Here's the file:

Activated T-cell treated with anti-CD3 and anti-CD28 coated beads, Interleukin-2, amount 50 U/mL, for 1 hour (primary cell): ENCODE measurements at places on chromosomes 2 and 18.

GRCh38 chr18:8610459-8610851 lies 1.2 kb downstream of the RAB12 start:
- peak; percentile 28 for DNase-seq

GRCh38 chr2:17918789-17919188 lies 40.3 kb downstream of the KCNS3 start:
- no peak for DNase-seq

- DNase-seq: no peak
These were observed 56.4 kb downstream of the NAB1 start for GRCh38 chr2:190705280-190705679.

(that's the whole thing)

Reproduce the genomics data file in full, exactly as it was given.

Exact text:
Activated T-cell treated with anti-CD3 and anti-CD28 coated beads, Interleukin-2, amount 50 U/mL, for 1 hour (primary cell): ENCODE measurements at places on chromosomes 2 and 18.

GRCh38 chr18:8610459-8610851 lies 1.2 kb downstream of the RAB12 start:
- peak; percentile 28 for DNase-seq

GRCh38 chr2:17918789-17919188 lies 40.3 kb downstream of the KCNS3 start:
- no peak for DNase-seq

- DNase-seq: no peak
These were observed 56.4 kb downstream of the NAB1 start for GRCh38 chr2:190705280-190705679.